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History of Rome (Ab Urbe Condita) by Livy
Translated by Rev. Canon Roberts
Book II Chapter 36: Latinius and the games.[491 BC]
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It so happened that preparations were being made for a repetition of the Great Games. The reason for their repetition was that early in the morning, prior to the commencement of the Games, a householder after flogging his slave had driven him through the middle of the Circus Maximus. Then the Games commenced, as though the incident had no religious significance. Not long afterwards, Titus Latinius, a member of the plebs, had a dream. Jupiter appeared to him and said that the dancer who commenced the Games was displeasing to him, adding that unless those Games were repeated with due magnificence, disaster would overtake the City, and he was to go and report this to the consuls. Though he was by no means free from religious scruples, still his fears gave way before his awe of the magistrates, lest he should become an object of public ridicule. This hesitation cost him dear, for within a few days he lost his son. That he might have no doubt as to the cause of this sudden calamity, the same form again appeared to the distressed father in his sleep, and demanded of him whether he had been sufficiently repaid for his neglect of the divine will, for a more terrible recompense was impending if he did not speedily go and inform the consuls.
Though the matter was becoming more urgent, he still delayed, and while thus procrastinating he was attacked by a serious illness in the form of sudden paralysis. Now the divine wrath thoroughly alarmed him, and wearied out by his past misfortune and the one from which he was suffering, he called his relations together and explained what he had seen and heard, the repeated appearance of Jupiter in his sleep, the threatening wrath of heaven brought home to him by his calamities. On the strong advice of all present he was carried in a litter to the consuls in the Forum, and from there by the consuls' order into the Senate-house. After repeating the same story to the senators, to the intense surprise of all, another marvel occurred. The tradition runs that he who had been carried into the Senate-house paralysed in every limb, returned home, after performing his duty, on his own feet.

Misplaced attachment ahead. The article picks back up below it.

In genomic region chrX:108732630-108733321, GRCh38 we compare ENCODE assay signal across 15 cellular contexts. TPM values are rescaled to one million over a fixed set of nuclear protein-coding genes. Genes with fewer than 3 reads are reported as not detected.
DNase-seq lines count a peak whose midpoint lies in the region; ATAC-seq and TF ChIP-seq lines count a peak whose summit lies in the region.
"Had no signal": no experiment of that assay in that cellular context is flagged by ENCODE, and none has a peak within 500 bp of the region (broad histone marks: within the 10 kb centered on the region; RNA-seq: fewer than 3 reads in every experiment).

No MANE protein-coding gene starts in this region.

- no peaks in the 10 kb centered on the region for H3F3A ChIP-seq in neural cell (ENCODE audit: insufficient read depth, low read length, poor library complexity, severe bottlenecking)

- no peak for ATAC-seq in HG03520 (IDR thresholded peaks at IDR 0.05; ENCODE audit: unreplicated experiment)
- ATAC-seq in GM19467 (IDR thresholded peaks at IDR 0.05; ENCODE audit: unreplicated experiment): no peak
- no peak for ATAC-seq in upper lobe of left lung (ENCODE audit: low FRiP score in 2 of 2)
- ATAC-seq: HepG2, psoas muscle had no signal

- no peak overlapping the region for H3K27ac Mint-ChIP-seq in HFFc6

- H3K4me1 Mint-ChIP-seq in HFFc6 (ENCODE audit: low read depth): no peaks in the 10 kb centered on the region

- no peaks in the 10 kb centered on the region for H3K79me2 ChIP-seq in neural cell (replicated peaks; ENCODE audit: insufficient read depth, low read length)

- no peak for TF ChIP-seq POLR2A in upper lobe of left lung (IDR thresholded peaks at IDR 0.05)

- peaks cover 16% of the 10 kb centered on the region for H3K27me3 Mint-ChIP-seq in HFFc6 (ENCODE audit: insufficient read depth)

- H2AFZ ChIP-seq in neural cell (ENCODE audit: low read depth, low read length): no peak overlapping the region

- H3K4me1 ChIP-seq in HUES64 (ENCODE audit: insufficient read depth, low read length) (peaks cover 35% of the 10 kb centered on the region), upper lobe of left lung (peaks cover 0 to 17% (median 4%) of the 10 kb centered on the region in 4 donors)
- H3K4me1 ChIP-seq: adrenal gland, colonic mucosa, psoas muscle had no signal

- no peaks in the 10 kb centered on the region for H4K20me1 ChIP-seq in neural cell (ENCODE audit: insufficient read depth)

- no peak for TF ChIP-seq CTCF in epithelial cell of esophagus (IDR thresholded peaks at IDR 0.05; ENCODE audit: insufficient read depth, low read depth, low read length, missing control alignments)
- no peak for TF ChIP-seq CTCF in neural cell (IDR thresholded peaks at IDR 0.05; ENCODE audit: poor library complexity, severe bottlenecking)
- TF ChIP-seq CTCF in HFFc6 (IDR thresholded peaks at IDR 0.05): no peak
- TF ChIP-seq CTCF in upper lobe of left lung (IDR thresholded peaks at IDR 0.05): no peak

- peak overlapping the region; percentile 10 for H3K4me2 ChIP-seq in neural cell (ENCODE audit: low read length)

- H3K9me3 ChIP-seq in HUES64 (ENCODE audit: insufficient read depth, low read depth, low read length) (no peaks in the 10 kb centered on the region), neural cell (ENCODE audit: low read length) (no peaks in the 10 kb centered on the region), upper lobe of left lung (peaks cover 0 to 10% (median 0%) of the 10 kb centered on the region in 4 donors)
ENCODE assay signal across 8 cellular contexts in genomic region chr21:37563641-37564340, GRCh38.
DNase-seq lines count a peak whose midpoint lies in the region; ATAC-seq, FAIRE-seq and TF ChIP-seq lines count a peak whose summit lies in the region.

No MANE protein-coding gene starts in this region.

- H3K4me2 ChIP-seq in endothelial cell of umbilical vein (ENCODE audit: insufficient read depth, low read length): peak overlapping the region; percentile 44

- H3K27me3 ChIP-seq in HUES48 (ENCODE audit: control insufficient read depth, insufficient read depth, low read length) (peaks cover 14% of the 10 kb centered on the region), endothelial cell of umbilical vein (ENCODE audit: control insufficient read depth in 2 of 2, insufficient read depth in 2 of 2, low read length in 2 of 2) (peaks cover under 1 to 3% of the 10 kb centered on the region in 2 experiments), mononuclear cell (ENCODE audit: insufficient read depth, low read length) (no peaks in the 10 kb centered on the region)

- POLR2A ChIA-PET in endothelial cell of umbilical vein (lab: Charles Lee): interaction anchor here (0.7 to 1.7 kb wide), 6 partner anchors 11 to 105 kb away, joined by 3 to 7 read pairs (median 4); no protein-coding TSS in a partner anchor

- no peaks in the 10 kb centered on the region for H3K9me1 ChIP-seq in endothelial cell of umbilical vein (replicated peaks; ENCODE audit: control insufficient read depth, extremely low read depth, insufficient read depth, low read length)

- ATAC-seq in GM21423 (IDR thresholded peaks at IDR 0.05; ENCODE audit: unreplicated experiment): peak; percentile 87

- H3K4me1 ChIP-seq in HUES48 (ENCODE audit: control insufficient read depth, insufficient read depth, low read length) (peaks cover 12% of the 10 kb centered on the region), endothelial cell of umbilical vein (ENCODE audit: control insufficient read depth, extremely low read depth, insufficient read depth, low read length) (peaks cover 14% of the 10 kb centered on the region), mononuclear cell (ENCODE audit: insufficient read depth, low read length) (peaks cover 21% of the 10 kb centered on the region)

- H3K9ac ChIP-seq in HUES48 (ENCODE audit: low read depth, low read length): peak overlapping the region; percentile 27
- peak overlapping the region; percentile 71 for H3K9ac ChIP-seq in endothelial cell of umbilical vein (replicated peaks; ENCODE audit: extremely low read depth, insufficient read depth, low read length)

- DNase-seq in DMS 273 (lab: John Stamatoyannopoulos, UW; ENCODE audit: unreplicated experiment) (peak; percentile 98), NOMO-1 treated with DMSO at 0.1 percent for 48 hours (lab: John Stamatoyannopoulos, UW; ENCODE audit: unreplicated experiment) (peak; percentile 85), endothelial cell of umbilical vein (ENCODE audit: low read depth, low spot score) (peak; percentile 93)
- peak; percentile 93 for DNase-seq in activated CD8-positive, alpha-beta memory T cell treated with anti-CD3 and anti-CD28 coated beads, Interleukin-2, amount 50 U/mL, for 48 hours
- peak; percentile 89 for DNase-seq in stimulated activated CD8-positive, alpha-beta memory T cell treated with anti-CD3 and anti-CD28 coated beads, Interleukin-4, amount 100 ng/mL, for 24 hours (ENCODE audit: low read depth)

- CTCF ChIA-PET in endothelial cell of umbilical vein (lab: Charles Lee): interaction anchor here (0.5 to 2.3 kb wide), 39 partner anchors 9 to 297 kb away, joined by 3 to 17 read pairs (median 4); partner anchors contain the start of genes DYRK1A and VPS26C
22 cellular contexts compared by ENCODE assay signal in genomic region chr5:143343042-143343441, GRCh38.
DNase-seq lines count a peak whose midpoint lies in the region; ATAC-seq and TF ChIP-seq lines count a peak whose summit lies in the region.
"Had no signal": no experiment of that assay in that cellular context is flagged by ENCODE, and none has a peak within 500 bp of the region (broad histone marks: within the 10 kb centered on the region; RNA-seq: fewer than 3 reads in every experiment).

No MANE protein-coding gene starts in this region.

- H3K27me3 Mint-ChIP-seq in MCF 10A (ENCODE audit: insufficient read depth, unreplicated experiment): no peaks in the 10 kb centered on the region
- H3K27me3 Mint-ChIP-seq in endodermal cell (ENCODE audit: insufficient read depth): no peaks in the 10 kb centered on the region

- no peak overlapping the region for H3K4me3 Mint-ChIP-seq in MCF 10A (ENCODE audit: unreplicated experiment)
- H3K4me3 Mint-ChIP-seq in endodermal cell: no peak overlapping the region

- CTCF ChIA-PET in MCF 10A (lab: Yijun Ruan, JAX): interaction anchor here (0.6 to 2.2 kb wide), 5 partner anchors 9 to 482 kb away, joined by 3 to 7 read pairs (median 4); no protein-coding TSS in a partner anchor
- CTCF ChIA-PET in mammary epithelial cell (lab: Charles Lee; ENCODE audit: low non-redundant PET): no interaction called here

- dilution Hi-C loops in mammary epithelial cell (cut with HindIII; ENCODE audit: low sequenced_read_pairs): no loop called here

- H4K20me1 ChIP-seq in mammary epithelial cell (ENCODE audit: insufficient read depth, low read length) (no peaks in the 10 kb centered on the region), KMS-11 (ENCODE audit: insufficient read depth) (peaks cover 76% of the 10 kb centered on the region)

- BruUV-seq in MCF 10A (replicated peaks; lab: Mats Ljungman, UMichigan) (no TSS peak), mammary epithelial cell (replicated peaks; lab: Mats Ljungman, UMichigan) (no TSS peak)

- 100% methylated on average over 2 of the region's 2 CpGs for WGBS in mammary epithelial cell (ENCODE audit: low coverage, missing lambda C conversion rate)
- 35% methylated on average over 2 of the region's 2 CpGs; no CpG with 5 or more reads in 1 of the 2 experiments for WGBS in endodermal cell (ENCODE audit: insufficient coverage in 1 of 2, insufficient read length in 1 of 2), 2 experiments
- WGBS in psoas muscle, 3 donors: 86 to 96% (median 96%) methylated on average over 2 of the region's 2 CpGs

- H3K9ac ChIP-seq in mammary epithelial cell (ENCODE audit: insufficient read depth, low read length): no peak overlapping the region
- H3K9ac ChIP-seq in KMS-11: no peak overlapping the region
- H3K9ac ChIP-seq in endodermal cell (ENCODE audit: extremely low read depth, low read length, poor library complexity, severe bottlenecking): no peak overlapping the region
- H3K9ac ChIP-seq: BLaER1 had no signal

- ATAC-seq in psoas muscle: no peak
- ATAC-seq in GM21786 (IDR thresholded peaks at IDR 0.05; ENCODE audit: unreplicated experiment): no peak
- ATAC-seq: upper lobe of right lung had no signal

Event: Latinius and the Games

Ludi forte ex instauratione magni Romae parabantur. Instaurandi haec causa fuerat. Ludis mane seruum quidam pater familiae, nondum commisso spectaculo, sub furca caesum medio egerat circo; coepti inde ludi, uelut ea res nihil ad religionem pertinuisset. Haud ita multo post Tito Latinio, de plebe homini, somnium fuit; uisus Iuppiter dicere sibi ludis praesultatorem displicuisse; nisi magnifice instaurarentur ii ludi, periculum urbi fore; iret, ea consulibus nuntiaret. Quamquam haud sane liber erat religione animus, uerecundia tamen maiestatis magistratuum timorque uicit, ne in ora hominum pro ludibrio abiret. Magno illi ea cunctatio stetit; filium namque intra paucos dies amisit. Cuius repentinae cladis ne causa ei dubia esset, aegro animi eadem illa in somnis obuersata species uisa est rogitare, satin magnam spreti numinis haberet mercedem; maiorem instare ni eat propere ac nuntiet consulibus. Iam praesentior res erat. Cunctantem tamen ac prolatantem ingens uis morbi adorta est debilitate subita. Tunc enimuero deorum ira admonuit. Fessus igitur malis praeteritis instantibusque, consilio propinquorum adhibito, cum uisa atque audita et obuersatum totiens somno Iouem, minas irasque caelestes repraesentatas casibus suis exposuisset, consensu inde haud dubio omnium qui aderant in forum ad consules lectica defertur. Inde in curiam iussu consulum delatus, eadem illa cum patribus ingenti omnium admiratione enarrasset, ecce aliud miraculum: qui captus omnibus membris delatus in curiam esset, eum functum officio pedibus suis domum redisse traditum memoriae est.